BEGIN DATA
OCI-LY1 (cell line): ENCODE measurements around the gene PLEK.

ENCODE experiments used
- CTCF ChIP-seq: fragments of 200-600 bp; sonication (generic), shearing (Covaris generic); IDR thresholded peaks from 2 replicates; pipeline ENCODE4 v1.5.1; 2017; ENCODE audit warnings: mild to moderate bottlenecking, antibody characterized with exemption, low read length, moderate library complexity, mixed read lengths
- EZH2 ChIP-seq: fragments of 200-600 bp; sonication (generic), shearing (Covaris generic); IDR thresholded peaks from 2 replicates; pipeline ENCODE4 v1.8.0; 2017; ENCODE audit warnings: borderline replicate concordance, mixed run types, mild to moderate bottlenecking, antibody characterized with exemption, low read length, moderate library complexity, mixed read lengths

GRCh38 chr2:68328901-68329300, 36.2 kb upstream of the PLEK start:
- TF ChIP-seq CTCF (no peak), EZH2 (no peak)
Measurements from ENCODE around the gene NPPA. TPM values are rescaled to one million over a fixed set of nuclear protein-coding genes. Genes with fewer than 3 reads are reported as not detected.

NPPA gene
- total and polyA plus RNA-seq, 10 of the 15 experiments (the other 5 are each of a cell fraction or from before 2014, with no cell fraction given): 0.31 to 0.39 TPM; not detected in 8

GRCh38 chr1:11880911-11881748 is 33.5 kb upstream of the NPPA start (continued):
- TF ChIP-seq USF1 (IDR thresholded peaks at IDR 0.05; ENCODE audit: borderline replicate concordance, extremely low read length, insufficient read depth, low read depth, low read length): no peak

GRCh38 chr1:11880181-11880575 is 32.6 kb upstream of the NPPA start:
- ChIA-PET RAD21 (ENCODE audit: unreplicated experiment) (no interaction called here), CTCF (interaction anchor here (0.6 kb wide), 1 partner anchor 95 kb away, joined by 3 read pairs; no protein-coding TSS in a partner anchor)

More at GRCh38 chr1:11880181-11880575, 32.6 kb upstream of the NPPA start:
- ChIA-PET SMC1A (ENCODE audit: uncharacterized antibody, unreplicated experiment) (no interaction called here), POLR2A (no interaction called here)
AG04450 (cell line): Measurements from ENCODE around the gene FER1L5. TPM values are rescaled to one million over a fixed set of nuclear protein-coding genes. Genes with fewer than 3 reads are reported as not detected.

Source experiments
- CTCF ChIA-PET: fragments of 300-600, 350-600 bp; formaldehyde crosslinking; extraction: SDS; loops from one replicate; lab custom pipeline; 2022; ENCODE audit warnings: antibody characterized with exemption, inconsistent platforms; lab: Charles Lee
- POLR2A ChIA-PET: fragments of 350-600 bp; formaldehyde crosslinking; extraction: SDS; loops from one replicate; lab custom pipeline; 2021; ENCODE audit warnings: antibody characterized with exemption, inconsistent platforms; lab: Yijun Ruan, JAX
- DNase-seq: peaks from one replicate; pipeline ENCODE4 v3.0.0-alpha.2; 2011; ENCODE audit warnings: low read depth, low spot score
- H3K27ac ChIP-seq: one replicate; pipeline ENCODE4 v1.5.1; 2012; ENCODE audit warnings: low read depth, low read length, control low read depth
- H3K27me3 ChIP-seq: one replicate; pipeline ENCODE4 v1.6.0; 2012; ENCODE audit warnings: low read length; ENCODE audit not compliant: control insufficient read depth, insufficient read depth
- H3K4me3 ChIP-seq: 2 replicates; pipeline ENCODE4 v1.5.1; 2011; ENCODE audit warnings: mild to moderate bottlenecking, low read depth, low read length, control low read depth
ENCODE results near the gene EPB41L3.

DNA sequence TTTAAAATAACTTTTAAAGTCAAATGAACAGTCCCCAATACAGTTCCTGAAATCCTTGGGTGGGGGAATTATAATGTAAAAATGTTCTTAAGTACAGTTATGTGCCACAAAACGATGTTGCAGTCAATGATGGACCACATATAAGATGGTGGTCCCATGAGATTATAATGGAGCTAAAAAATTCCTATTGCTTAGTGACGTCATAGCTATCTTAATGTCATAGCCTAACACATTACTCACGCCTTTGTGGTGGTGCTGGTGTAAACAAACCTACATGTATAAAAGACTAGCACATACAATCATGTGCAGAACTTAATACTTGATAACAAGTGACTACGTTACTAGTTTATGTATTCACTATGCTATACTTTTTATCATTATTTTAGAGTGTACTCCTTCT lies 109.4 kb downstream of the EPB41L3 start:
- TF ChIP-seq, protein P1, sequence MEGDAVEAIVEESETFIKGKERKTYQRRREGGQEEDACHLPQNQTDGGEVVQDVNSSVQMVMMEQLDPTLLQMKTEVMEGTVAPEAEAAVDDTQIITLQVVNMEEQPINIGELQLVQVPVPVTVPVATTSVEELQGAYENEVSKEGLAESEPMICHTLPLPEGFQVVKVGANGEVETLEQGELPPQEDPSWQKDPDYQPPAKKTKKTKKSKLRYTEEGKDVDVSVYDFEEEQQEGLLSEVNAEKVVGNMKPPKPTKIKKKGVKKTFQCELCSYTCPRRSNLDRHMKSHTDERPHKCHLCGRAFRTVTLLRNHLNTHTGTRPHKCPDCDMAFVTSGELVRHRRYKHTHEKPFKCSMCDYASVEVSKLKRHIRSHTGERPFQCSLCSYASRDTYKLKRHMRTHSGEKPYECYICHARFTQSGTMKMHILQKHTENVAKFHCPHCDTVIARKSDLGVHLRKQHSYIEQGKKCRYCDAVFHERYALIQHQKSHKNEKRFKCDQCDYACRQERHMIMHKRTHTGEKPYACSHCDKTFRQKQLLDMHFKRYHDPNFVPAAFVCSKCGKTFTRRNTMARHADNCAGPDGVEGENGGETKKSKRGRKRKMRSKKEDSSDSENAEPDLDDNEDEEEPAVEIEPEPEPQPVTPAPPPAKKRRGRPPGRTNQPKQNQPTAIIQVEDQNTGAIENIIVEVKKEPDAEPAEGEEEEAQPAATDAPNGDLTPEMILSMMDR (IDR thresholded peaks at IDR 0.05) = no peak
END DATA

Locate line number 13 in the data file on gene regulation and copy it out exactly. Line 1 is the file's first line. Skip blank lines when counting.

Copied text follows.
- ChIA-PET RAD21 (ENCODE audit: unreplicated experiment) (no interaction called here), CTCF (interaction anchor here (0.6 kb wide), 1 partner anchor 95 kb away, joined by 3 read pairs; no protein-coding TSS in a partner anchor)